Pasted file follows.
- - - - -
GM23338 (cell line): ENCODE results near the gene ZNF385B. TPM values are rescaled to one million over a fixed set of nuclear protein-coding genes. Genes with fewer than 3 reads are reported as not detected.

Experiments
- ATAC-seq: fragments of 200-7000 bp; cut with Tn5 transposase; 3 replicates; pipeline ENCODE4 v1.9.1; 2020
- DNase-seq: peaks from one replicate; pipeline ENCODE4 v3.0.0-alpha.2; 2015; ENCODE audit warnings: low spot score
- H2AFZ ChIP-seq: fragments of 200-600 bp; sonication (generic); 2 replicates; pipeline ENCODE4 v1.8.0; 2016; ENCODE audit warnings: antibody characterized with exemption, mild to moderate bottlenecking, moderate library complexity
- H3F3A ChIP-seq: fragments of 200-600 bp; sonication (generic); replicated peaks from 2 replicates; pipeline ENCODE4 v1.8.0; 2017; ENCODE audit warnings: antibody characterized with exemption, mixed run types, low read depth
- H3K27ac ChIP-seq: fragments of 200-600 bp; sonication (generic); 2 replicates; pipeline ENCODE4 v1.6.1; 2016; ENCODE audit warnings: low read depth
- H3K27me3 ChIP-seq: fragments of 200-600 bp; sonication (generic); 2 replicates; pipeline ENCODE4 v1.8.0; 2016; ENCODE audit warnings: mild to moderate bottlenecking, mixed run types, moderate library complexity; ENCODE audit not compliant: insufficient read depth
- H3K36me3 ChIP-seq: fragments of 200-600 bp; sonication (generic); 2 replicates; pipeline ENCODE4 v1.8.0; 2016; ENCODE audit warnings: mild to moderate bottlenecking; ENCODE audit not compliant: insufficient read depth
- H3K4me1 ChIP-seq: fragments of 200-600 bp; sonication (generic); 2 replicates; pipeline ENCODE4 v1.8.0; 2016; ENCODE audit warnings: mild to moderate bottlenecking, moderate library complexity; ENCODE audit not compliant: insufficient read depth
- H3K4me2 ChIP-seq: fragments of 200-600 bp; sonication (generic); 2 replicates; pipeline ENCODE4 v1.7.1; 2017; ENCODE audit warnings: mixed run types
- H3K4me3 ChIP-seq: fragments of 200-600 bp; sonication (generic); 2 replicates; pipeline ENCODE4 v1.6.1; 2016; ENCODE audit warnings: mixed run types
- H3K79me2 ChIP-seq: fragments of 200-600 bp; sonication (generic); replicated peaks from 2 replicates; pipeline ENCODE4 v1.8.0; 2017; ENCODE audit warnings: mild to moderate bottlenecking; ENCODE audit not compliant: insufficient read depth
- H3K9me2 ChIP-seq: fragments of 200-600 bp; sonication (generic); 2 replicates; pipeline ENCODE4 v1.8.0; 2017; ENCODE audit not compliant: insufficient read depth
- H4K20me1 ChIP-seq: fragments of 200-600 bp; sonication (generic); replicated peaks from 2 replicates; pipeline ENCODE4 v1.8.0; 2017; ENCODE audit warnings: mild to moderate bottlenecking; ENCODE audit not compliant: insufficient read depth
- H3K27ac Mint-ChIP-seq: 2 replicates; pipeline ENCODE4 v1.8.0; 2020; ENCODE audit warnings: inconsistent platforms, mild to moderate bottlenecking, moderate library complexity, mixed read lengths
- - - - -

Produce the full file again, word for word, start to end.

GM23338 (cell line): ENCODE results near the gene ZNF385B. TPM values are rescaled to one million over a fixed set of nuclear protein-coding genes. Genes with fewer than 3 reads are reported as not detected.

Experiments
- ATAC-seq: fragments of 200-7000 bp; cut with Tn5 transposase; 3 replicates; pipeline ENCODE4 v1.9.1; 2020
- DNase-seq: peaks from one replicate; pipeline ENCODE4 v3.0.0-alpha.2; 2015; ENCODE audit warnings: low spot score
- H2AFZ ChIP-seq: fragments of 200-600 bp; sonication (generic); 2 replicates; pipeline ENCODE4 v1.8.0; 2016; ENCODE audit warnings: antibody characterized with exemption, mild to moderate bottlenecking, moderate library complexity
- H3F3A ChIP-seq: fragments of 200-600 bp; sonication (generic); replicated peaks from 2 replicates; pipeline ENCODE4 v1.8.0; 2017; ENCODE audit warnings: antibody characterized with exemption, mixed run types, low read depth
- H3K27ac ChIP-seq: fragments of 200-600 bp; sonication (generic); 2 replicates; pipeline ENCODE4 v1.6.1; 2016; ENCODE audit warnings: low read depth
- H3K27me3 ChIP-seq: fragments of 200-600 bp; sonication (generic); 2 replicates; pipeline ENCODE4 v1.8.0; 2016; ENCODE audit warnings: mild to moderate bottlenecking, mixed run types, moderate library complexity; ENCODE audit not compliant: insufficient read depth
- H3K36me3 ChIP-seq: fragments of 200-600 bp; sonication (generic); 2 replicates; pipeline ENCODE4 v1.8.0; 2016; ENCODE audit warnings: mild to moderate bottlenecking; ENCODE audit not compliant: insufficient read depth
- H3K4me1 ChIP-seq: fragments of 200-600 bp; sonication (generic); 2 replicates; pipeline ENCODE4 v1.8.0; 2016; ENCODE audit warnings: mild to moderate bottlenecking, moderate library complexity; ENCODE audit not compliant: insufficient read depth
- H3K4me2 ChIP-seq: fragments of 200-600 bp; sonication (generic); 2 replicates; pipeline ENCODE4 v1.7.1; 2017; ENCODE audit warnings: mixed run types
- H3K4me3 ChIP-seq: fragments of 200-600 bp; sonication (generic); 2 replicates; pipeline ENCODE4 v1.6.1; 2016; ENCODE audit warnings: mixed run types
- H3K79me2 ChIP-seq: fragments of 200-600 bp; sonication (generic); replicated peaks from 2 replicates; pipeline ENCODE4 v1.8.0; 2017; ENCODE audit warnings: mild to moderate bottlenecking; ENCODE audit not compliant: insufficient read depth
- H3K9me2 ChIP-seq: fragments of 200-600 bp; sonication (generic); 2 replicates; pipeline ENCODE4 v1.8.0; 2017; ENCODE audit not compliant: insufficient read depth
- H4K20me1 ChIP-seq: fragments of 200-600 bp; sonication (generic); replicated peaks from 2 replicates; pipeline ENCODE4 v1.8.0; 2017; ENCODE audit warnings: mild to moderate bottlenecking; ENCODE audit not compliant: insufficient read depth
- H3K27ac Mint-ChIP-seq: 2 replicates; pipeline ENCODE4 v1.8.0; 2020; ENCODE audit warnings: inconsistent platforms, mild to moderate bottlenecking, moderate library complexity, mixed read lengths